Thursday, December 22, 2011

Greece Turns to Energy as its Economic Savior

December 22, 2011

Greece's economy is in ruins, crushed by the country's vast debt load. But government officials say that energy may offer a way out of the mess. And the country isn't picky. Athens is looking to develop renewable energy sources at the same time as it explores for oil.

In Greek mythology, the sun God Helios, son of Hyperion, drove his chariot across the sky from east to west each day.

Now, energy officials in the financially beleaguered nation are naming a major solar project after Helios and banking on energy more broadly as a possible way out of the financial crisis. That means exploring Poseidon's domain of the sea by expediting plans for oil exploration, offshore wind energy production and, possibly, as a future natural gas hub. It also means completing oil and gas pipelines and privatizing state-owned oil, gas and power concerns.

"Energy is one of the key driving sectors of the economy, much more today than it has been in the past," George Papaconstantinou, Greece's minister for the environment, energy and climate change, told SPIEGEL ONLINE. If you exclude traditional sectors such as tourism, he said, energy "is probably the most dynamic sector, at the moment, in Greece. And it's the one that will be driving investment in 2012 and beyond."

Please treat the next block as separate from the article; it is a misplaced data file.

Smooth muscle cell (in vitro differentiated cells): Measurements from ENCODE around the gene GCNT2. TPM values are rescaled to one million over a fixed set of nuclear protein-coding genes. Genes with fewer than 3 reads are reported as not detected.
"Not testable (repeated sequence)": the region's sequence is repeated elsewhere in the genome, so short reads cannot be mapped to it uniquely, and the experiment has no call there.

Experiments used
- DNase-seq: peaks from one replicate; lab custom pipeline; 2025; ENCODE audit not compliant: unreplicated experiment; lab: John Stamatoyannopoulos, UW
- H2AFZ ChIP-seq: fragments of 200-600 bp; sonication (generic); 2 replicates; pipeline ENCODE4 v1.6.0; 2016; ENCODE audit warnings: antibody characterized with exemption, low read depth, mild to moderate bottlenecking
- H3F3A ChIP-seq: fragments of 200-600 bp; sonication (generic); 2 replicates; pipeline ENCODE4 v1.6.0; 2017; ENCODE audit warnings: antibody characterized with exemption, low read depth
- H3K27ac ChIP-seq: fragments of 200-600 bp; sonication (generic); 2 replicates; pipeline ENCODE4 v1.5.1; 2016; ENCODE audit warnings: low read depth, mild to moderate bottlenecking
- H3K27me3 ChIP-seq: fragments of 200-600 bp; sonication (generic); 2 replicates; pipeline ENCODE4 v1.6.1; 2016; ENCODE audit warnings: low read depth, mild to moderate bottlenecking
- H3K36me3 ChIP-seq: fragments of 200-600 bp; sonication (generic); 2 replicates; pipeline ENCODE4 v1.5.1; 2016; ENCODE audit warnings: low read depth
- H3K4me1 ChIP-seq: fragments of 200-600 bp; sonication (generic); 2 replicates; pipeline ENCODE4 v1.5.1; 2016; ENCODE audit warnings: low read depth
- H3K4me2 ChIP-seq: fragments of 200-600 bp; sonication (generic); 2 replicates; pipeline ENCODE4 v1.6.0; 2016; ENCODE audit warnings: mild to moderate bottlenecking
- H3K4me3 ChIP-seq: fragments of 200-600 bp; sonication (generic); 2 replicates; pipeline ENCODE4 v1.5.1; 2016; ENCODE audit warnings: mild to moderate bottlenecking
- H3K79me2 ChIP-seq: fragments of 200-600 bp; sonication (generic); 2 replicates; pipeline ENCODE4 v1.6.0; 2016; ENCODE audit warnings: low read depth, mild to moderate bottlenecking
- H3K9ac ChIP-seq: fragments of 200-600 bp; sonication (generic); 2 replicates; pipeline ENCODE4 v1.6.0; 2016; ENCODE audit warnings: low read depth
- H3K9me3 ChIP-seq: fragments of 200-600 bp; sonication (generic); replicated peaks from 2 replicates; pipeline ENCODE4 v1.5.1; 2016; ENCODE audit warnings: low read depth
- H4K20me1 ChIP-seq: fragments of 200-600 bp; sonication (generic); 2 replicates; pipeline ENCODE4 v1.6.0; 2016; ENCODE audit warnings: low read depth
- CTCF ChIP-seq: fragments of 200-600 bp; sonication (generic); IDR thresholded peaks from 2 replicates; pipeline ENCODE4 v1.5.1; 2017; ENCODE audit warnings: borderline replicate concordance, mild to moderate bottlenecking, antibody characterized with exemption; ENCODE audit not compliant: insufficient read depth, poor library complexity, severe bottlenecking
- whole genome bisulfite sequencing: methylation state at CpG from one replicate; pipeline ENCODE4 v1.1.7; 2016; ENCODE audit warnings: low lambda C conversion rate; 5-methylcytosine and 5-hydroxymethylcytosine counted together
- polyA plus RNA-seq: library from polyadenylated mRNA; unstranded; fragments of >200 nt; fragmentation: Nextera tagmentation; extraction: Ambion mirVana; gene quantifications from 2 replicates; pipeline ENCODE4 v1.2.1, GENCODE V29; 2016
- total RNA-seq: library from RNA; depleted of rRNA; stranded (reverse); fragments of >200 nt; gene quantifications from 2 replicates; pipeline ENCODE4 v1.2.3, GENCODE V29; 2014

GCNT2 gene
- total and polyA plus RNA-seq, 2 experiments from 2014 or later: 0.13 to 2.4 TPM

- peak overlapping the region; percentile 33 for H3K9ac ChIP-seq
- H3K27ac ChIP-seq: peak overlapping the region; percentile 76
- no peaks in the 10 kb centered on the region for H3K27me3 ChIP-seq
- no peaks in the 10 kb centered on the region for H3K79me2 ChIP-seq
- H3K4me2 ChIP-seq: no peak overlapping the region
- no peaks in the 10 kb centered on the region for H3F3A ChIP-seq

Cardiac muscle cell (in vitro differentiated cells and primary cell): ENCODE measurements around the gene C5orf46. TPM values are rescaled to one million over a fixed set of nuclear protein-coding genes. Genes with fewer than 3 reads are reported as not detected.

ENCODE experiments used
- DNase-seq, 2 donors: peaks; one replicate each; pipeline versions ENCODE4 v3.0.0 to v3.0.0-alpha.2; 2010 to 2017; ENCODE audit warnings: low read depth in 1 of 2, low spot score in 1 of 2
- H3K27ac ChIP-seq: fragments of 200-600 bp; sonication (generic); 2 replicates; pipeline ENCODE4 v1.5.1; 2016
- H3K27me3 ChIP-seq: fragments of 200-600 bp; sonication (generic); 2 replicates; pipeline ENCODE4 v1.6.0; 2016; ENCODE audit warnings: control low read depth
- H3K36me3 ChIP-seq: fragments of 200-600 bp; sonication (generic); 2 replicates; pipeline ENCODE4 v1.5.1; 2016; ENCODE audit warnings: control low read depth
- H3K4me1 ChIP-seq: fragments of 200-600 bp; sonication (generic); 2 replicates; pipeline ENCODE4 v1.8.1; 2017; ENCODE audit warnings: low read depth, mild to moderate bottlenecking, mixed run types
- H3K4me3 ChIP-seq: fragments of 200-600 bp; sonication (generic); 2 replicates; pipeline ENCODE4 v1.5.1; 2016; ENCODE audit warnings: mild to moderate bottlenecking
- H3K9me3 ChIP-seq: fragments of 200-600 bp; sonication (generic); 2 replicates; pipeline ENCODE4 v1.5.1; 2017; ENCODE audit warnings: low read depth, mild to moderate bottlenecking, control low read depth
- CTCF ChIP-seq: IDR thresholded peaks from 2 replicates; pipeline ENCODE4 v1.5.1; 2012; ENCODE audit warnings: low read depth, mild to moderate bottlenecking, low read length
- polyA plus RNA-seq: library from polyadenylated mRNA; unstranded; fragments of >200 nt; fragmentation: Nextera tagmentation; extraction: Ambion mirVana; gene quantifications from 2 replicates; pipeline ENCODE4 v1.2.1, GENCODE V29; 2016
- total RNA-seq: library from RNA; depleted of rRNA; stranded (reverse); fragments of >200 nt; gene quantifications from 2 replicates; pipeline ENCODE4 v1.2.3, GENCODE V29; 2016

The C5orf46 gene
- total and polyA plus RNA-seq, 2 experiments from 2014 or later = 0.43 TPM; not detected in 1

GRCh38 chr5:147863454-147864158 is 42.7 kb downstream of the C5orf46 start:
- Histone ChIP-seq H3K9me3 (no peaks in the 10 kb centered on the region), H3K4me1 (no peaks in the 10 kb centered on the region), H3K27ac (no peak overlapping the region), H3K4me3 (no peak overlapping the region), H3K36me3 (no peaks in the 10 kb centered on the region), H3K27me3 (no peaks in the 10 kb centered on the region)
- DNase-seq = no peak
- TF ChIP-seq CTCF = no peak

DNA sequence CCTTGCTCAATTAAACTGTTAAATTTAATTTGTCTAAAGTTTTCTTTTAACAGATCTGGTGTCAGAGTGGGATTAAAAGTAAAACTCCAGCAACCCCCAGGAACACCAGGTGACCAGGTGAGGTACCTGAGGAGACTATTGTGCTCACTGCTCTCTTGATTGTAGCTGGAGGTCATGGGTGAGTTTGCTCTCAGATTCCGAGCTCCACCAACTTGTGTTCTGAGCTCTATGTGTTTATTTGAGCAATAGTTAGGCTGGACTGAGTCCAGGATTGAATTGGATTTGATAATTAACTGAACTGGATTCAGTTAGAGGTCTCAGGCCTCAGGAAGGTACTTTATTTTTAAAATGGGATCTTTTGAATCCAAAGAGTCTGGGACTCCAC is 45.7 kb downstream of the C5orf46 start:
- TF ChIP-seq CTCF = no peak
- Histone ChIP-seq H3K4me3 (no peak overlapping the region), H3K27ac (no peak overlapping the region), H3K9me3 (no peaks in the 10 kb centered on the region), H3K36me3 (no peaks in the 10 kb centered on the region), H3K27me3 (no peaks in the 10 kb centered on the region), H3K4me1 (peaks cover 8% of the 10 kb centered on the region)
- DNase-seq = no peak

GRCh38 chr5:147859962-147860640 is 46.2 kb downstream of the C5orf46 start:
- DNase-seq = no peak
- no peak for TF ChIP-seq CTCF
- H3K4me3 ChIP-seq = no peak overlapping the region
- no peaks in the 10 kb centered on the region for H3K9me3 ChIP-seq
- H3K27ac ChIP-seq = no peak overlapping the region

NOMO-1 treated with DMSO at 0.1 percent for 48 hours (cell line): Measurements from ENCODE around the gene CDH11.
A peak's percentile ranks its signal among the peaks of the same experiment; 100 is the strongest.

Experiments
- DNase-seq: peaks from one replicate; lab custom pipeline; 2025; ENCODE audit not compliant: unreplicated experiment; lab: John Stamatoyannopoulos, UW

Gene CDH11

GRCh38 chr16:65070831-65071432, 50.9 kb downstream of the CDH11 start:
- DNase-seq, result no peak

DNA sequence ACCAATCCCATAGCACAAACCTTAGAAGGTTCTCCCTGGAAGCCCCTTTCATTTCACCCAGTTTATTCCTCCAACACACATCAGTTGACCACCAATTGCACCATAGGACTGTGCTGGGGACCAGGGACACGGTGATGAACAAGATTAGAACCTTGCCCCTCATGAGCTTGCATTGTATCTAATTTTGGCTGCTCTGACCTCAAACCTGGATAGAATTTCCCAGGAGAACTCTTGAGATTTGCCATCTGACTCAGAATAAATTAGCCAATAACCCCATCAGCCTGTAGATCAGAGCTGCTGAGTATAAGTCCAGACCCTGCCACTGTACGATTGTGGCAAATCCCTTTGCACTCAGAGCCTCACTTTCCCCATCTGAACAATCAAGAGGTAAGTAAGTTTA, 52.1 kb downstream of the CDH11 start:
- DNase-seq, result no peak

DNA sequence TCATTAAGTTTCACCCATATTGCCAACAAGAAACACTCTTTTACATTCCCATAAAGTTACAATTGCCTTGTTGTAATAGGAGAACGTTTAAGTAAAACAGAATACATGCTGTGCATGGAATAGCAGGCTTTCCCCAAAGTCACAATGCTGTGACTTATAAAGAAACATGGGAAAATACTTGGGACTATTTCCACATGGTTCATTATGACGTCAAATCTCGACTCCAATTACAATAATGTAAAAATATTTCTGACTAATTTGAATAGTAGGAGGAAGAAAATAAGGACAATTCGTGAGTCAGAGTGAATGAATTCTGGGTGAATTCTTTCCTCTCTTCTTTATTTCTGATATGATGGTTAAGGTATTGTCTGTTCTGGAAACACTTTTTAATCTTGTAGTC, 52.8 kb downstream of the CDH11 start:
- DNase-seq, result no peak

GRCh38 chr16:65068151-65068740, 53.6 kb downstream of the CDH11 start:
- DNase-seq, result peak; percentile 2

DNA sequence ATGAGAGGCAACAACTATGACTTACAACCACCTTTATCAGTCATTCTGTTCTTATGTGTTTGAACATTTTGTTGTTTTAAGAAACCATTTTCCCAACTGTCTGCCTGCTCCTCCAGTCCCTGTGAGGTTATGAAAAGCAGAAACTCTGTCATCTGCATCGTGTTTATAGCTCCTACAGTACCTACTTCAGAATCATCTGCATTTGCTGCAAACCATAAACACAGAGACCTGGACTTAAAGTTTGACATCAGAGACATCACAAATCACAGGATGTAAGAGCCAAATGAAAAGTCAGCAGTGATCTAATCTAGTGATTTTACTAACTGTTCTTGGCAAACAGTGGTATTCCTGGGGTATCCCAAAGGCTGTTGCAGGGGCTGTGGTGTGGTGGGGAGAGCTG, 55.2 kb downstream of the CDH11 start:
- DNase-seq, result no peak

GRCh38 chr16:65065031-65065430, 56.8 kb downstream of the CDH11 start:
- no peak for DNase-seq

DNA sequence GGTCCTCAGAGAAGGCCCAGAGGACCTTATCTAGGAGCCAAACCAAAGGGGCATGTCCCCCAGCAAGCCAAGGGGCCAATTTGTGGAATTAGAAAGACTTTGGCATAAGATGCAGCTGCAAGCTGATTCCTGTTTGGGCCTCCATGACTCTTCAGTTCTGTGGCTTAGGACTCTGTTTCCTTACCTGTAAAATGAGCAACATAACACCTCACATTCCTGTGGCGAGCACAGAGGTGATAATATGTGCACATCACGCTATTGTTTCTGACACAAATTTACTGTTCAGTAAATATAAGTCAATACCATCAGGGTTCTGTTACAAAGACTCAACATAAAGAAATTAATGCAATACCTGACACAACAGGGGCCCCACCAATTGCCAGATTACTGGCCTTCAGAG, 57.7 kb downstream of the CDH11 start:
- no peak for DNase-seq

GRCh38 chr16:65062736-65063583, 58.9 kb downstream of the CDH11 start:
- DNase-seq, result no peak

The potential upside for the economy is direly needed. The country of roughly 12 million borrowed its way to near oblivion in recent years, amassing €204 billion ($267 billion) in debt by 2006 and running large budget deficits. Greece's public debt rose to 160 percent of gross domestic product in 2010, putting it at the forefront of the world's most indebted economies. The European Union and its member states created two massive loan packages totalling roughly €220 billion in the past year and forced creditors to accept a 50 percent debt haircut, aiming at helping Greece reduce its debt to GDP ratio to 120 percent by 2020. But amid cost cuts and privatizations, the country must also create growth that raises revenue and reduces unemployment, which topped 16 percent this year.

In a September report called "Greece 10 Years Ahead," the consulting firm McKinsey & Co. suggests that the energy sector could provide some relief. Jobs in the sector should rise to 360,000 by 2021, up from 240,000 in 2010, the study forecast. It also said that energy would be the second largest growth opportunity behind tourism in a scenario which foresees the country adding $59 billion worth of annual GDP to its economy by 2021. Such development, the report notes, won't make Greece an energy behemoth but it would still go "a long way towards curbing the large deficits currently crippling the economy."


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